Lost and sound
The Books turn the page and embark on their first-ever tour
Paul de Jong and Nick Zammuto of the Books are a bit lost as they rehearse for their upcoming concert dates. “We’re pretty much out of touch,” a candid Zammuto confessed between practice sessions. An equally frank de Jong concurred: “We’ve been so focused on our own music for the past month-and-a-half, we have no idea what you’re talking about.”
Although incomprehension does not bode well for a Q-and-A session, it is good news that the Books quietly have been honing their “glorified-karaoke style” live show while tucked away in northwestern Massachusetts. “We’re constantly playing our instruments. It’s like regular music-theory school,” revealed de Jong, a multitalented musician and classically trained cellist.
The Books will stop at UC Davis this Monday, May 16, in support of their April 2005 release, Lost and Safe. “It’s difficult to translate what we do in the studio to something onstage,” acknowledged Zammuto, referring to the plethora of effects and live-audio samples that embellish all three Books releases. Their style, a synthesis of everyday speech and folk-pop compositions, is anything but conventional.
In the spirit of Marcel Duchamp, the Books use random or “found” samples to achieve their inimitable sound. “We usually have these spontaneous and modular structures. You start in the middle and find a beginning and end in there somewhere,” said Zammuto of his songwriting approach. De Jong confided that it isn’t as complicated as it sounds, admitting, “In a collaboration, it’s hard to get stuck.”
On Lost and Safe, Zammuto and de Jong unleash their usual barrage of instruments—cello, guitar, banjo, clavinet, fiddle, viola and bass—to bestow life upon their found samples. As with previous releases Thought for Food and The Lemon of Pink, their latest also employs hallmarks of their self-described “country-eastern” style. Perhaps Zammuto best explained their unique sound with a deconstructionist-minded aside: “You think you’re listening to something, you know, Beethoven’s symphony, but really you’re just listening to magnets and plastic.” Sure, but how do these one-off beats and sounds translate into a live show?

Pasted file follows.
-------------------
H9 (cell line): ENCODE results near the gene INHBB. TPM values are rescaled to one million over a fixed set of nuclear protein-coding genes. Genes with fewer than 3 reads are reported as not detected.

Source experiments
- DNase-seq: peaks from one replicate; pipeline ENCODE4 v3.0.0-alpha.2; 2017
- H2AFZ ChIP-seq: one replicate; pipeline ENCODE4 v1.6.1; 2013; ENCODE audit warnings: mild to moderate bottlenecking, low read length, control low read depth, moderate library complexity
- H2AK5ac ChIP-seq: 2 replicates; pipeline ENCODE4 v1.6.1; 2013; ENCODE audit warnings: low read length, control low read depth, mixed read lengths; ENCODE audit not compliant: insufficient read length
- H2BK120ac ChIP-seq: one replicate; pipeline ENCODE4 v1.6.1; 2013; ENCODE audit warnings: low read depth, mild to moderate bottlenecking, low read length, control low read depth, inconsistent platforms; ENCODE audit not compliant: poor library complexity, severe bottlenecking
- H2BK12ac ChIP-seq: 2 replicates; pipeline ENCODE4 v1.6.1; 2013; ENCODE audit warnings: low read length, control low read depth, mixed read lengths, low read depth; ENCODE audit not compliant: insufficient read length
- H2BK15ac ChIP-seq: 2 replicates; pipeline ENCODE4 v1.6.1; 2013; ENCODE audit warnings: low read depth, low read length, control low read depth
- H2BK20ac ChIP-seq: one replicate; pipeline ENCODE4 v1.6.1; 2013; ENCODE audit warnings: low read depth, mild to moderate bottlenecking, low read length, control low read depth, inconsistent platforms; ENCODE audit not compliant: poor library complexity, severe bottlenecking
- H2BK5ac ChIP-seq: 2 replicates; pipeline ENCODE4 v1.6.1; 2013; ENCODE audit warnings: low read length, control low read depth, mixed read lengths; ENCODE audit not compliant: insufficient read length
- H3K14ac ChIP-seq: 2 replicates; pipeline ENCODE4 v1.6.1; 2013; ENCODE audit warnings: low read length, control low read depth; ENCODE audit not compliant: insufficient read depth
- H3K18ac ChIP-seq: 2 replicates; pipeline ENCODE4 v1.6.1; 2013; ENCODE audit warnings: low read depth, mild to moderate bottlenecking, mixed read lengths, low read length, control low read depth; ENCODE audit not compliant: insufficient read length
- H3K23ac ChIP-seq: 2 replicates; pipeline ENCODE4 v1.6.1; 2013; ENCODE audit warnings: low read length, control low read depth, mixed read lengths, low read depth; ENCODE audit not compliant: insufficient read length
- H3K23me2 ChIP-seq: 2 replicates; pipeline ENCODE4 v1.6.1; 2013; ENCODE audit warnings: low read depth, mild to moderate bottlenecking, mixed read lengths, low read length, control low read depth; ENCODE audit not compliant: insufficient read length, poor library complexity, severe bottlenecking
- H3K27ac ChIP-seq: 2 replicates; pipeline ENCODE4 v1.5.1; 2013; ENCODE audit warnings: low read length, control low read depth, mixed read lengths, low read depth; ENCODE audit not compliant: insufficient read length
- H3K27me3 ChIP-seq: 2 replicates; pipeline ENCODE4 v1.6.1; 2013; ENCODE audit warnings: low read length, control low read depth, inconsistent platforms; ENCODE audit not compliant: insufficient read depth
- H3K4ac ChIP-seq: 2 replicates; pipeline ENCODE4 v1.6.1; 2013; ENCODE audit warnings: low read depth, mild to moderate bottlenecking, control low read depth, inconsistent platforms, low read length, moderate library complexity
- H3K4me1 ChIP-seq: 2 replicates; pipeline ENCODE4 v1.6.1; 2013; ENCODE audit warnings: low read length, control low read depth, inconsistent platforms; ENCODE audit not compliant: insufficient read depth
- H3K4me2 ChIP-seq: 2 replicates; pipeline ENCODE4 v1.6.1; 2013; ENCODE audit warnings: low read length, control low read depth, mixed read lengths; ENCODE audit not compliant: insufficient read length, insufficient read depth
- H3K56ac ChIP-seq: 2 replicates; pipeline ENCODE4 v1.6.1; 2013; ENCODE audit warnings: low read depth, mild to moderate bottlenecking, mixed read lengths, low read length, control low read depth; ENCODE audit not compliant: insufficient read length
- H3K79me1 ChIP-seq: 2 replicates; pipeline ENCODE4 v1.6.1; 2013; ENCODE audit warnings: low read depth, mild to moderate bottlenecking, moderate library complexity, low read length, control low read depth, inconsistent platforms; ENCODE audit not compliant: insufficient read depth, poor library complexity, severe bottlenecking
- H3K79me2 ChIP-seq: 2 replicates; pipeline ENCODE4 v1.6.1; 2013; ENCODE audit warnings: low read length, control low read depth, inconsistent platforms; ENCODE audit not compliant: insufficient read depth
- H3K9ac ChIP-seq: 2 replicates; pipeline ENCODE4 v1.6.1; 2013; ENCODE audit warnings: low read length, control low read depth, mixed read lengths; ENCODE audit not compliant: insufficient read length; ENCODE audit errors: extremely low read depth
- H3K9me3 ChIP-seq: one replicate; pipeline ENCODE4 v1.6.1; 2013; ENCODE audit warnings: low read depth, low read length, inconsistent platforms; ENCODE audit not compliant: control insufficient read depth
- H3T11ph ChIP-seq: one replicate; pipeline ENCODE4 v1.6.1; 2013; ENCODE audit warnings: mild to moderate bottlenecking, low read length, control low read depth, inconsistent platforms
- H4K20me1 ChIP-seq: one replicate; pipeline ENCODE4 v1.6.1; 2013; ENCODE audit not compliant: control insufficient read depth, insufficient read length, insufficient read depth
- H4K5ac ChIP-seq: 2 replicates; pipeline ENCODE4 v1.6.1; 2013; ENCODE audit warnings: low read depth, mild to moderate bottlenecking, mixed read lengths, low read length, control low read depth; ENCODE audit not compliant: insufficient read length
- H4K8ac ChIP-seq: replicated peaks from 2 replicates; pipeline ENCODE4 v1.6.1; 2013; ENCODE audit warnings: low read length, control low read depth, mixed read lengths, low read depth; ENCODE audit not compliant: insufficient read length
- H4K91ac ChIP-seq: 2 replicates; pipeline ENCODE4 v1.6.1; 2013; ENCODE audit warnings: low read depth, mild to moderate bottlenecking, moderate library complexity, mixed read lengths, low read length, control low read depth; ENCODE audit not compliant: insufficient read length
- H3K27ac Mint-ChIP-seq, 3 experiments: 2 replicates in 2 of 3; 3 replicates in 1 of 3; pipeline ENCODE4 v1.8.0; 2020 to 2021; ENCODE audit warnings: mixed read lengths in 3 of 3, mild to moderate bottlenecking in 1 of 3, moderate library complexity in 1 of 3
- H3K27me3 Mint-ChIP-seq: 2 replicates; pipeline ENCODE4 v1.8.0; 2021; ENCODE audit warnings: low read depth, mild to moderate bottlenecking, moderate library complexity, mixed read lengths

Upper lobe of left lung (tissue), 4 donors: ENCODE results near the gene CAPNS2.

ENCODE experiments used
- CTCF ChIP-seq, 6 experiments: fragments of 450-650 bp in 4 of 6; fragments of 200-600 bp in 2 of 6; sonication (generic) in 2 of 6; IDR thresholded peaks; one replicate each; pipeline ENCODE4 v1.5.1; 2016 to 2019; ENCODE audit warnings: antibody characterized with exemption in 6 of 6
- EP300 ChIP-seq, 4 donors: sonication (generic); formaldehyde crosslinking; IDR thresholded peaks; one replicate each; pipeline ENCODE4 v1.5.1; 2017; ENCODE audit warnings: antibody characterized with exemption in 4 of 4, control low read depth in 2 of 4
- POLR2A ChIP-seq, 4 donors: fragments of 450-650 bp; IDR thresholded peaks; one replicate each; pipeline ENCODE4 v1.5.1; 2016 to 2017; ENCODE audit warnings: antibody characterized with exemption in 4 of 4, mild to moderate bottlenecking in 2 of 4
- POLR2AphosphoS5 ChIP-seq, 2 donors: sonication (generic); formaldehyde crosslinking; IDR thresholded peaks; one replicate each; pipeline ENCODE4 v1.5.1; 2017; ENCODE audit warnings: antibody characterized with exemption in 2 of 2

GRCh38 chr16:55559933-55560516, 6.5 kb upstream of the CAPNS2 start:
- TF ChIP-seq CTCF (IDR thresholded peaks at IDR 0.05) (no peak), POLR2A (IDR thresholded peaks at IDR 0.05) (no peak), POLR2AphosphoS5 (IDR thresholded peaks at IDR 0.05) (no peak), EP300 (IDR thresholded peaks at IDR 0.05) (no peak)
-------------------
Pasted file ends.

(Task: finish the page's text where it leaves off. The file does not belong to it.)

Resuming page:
To alleviate the switch from studio to live performances, the duo introduced several new musical elements, the most obvious being vocals. “Even still, singing in front of people makes me feel uncomfortable,” a humble Zammuto said. With a background in chemistry and the visual arts, Zammuto will admit that he is not a musician. “I was petrified,” he confessed about his transition to vocalist. It’s difficult to believe, considering how effortlessly his voice weaves its way through almost all the tracks on Lost and Safe.
“Nick’s voice is the solidifying factor in it,” said de Jong of the new album. “It becomes one single narrative.” The duo’s relaxed attitude might explain the free-flowing yet evolving nature of their songs. “We do work from concepts … and we know how to deviate from a concept before we get caught up in it. Things are always fairly flexible,” remarked a lighthearted, confident de Jong of their in-studio ideology.
“You look at a jellyfish, and you’re like, ‘How the hell can it possibly exist?’” said Zammuto in a moment of abstract reflection. “Well, the answer is that it has evolved over millions of years, and that’s the only way it could possibly look. I think our tracks go through a similar process, though nothing as grand, obviously.”
Will the Books feel like fish out of water while on tour? “We actually feel pretty optimistic,” affirmed de Jong, though Zammuto hinted less favorably at the prospect of touring, noting that “you sort of give up a lot of control in a live show.” In spite of their apprehensions, and de Jong’s assertion that “there is a limit to what your ears can handle,” the Books seem poised to write many more engaging chapters in their aleatoric version of the Choose Your Own Adventure novel.